Data sources and linkage
Analysis was undertaken using anonymised population-scale, individual-level linked routinely collected data available in SAIL.15 16 This anonymously links a wide range of person-based data using a unique, encrypted personal identifier. The linkage in this study includes the MIDS and NCCH births and breastfeeding data. MIDS contains data relating to pregnant women at their initial antenatal assessments and mother and baby (or babies) data including intention to breastfeed at birth for all births. The NCCH comprises information pertaining to birth registration and monitoring of child health examinations. These records were linked for all women known to be pregnant in Wales between 2018 and 2021.
Data in the breastfeeding dataset included the outcome method. Outcomes are categorised in SAIL into exclusively breastfeeding, combined—predominantly breastfeeding, combined—partial breastfeeding and artificial milk. For the purposes of the analyses in this study, the latter three categories were combined as ‘other feeds’, that is, non-exclusive breastfeeding. The collection times were categorised into first feed, 10 days, 6 weeks and 6 months. Intention to breastfeed was recorded as yes or no; missing breastfeeding outcome and missing MIDS intention were categorised as unknown. Regression analysis was performed on the data. In order to examine how consistent the intention to breastfeed was, we compared the responses from MIDS with responses on the Born in Wales survey.17 This survey asked expectant mothers how they were planning to feed their baby. Intention during pregnancy (Born in Wales) and after the birth (MIDS) was compared. Informed consent was obtained by an information sheet and consent form provided to participants before starting the survey.
Patient and public involvement
Midwives from Swansea provided guidance and support during survey design and aided in recruitment by discussing the study at dating scans and routine appointments with expectant mothers.
Descriptive statistics were conducted on rates of breastfeeding per year from 2018 to 2021. Multinomial regression models were used to examine the impact of the explanatory variables intention to breastfeed (assessed on all women attending antenatal visits in Wales), age and ethnicity on breastfeeding rates, reporting ORs with 95% CIs and significance level accepted at a p value of <0.05. The reference groups were those of white ethnicity and those not intending to breastfeed. All data cleaning and analyses with descriptive statistics and regression models were performed in RStudio R V.18.104.22.168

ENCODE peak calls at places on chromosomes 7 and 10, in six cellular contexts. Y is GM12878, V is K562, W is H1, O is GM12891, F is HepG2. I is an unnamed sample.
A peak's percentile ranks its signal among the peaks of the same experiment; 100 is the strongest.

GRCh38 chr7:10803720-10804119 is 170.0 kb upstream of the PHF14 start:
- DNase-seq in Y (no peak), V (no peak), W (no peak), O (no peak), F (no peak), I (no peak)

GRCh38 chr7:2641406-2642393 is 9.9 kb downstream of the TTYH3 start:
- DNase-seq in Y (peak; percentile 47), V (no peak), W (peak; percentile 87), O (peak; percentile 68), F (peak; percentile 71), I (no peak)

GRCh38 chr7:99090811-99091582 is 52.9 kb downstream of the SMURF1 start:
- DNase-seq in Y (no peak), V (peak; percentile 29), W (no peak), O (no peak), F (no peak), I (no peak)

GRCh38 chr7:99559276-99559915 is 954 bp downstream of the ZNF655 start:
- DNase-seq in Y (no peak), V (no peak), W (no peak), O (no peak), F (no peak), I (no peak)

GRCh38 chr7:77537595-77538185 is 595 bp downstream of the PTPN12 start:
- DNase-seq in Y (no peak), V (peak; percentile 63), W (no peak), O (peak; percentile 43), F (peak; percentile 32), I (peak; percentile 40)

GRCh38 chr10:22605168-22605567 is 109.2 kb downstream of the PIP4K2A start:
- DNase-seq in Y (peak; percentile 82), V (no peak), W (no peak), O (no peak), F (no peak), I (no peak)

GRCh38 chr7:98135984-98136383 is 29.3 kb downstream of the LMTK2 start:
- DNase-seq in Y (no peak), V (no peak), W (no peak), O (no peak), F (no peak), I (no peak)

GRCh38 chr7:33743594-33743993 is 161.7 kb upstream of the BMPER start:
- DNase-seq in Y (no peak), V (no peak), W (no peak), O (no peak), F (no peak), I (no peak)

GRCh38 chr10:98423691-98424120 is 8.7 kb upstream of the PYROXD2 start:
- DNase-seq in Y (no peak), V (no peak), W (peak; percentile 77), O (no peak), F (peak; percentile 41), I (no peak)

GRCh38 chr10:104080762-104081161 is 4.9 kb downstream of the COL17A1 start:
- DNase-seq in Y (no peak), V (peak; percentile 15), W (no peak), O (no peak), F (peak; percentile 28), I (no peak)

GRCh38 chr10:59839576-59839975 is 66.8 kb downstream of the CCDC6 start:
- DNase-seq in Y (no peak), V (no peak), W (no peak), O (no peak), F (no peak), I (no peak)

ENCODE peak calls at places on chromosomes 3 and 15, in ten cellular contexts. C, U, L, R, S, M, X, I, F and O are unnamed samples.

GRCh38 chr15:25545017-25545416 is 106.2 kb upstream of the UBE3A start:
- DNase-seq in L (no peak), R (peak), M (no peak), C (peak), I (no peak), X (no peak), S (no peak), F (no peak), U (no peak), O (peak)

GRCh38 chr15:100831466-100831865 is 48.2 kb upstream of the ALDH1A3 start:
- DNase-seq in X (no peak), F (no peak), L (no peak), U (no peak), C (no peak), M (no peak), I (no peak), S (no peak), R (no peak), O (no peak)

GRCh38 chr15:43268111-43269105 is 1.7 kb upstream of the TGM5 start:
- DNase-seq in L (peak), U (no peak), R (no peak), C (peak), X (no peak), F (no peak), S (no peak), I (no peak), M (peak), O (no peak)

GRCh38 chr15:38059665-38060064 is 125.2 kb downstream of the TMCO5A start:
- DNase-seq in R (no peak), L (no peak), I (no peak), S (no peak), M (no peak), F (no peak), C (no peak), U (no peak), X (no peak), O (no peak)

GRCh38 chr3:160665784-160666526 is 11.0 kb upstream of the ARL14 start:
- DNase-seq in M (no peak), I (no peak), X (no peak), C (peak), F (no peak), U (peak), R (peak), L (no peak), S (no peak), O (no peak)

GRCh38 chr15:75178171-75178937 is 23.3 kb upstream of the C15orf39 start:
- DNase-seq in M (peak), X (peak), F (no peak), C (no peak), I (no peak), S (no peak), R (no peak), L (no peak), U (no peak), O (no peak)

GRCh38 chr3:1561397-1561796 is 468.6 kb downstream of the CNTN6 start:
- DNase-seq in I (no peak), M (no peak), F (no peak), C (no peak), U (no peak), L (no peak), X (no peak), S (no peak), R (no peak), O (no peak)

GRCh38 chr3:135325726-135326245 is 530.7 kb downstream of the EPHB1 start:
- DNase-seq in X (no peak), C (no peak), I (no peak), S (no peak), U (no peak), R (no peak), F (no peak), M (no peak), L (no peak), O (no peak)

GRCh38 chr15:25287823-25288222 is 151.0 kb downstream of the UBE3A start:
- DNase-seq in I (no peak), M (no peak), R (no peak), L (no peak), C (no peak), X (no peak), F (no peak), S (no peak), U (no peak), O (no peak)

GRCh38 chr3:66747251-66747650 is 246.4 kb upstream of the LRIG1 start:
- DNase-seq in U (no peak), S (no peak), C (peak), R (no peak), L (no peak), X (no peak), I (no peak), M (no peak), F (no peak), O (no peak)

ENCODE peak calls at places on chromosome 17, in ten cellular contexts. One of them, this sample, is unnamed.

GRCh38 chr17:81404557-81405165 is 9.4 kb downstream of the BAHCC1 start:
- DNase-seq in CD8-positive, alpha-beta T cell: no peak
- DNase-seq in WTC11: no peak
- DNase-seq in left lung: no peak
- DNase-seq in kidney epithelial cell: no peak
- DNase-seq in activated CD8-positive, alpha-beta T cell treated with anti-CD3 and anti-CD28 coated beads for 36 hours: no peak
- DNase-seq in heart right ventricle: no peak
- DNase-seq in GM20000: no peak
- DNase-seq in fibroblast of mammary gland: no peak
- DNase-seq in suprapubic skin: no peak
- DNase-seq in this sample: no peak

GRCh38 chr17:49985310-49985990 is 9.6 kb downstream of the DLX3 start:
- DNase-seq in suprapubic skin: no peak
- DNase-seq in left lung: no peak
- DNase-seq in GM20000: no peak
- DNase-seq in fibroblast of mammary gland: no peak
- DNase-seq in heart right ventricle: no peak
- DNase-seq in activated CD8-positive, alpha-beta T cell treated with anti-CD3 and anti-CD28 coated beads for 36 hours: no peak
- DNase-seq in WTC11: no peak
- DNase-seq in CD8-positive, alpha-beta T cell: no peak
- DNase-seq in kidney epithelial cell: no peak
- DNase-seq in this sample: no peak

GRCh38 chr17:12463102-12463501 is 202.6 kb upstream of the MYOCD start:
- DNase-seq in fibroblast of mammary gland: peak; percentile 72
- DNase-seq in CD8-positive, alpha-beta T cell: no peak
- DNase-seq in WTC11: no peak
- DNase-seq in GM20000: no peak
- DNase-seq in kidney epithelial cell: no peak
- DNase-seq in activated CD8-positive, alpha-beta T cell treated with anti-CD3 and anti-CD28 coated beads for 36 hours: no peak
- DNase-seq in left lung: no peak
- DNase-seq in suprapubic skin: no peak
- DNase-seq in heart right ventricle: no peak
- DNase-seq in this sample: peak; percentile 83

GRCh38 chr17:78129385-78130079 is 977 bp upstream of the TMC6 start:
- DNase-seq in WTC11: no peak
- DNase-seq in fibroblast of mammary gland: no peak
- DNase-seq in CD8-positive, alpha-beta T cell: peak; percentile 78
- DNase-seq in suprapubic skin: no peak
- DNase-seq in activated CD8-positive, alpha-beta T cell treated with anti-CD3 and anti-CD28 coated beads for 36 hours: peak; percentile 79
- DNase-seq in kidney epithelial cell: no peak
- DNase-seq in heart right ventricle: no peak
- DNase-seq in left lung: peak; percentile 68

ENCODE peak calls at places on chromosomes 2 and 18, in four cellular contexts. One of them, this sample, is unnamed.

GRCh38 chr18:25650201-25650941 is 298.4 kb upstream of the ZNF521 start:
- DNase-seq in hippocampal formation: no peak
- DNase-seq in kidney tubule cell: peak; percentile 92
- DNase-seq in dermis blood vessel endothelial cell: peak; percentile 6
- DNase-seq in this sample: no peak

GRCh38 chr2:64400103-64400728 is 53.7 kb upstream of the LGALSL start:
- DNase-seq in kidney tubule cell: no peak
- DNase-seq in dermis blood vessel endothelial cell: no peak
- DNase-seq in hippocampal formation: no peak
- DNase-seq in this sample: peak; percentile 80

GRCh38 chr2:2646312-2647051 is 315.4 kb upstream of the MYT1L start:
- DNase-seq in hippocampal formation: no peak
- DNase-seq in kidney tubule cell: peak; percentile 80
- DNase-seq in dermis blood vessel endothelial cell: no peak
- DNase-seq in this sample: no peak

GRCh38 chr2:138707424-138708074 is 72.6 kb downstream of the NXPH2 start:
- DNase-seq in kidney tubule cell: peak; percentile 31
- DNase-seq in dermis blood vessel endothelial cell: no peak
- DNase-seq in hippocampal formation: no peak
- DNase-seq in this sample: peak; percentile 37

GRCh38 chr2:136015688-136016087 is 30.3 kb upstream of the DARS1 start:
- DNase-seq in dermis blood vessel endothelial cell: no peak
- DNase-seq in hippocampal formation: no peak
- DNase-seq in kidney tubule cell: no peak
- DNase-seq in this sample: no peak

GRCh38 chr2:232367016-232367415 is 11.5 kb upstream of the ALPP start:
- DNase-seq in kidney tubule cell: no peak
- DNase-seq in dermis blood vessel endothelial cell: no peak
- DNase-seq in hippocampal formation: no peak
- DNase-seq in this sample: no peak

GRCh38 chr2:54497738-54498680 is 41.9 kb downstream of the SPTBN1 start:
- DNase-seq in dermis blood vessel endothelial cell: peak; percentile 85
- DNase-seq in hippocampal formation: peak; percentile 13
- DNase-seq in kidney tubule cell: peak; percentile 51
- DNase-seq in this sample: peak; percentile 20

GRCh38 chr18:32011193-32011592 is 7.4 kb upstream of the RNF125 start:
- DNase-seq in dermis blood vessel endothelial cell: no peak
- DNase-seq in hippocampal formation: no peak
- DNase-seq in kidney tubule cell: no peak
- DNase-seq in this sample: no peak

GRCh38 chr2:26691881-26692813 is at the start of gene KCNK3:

A total of 122 389 babies born to 106 022 mothers were identified from 2018 to 2021. Excluding those babies born outside of Wales (n=3172), stillbirths (n=494) and those having no matching breastfeeding dataset record (n=1692), the cohort comprised n=117 031 babies. Figure 1 describes the participants in the cohort. The mean age of the cohort was 29.4 years. The majority were white (81.9%) and intended to breast feed (58.1%). Table 1 describes the demographics of the cohort.
Rates of breastfeeding prepandemic, 2020 and 2021
Across the 4 years, between 59.9% and 61.9% of women breastfed their baby for their first feed. This decreased to between 35.1% and 37.3% breastfeeding at 10 days, 25.4%–28.5% at 6 weeks, and those exclusively breastfeeding were lowest at 6 months at 16.6%–20.6% (see figure 2). Between 11.7% and 14% at least partially breastfed at 10 days, 7.5%–8.4% at 6 weeks and 3.4%–4.9% at 6 months. Alternative forms of feeding including a combination of breastmilk and artificial milk, and exclusively artificial milk were mostly adopted after the first feed. The biggest difference was breastfeeding to 6 months between prepandemic (16.6%) and in 2020 (20.6%) (difference: 3.99%, CI 3.35% to 4.62%).
Impact of intention to breastfeed, age and ethnicity on breastfeeding outcome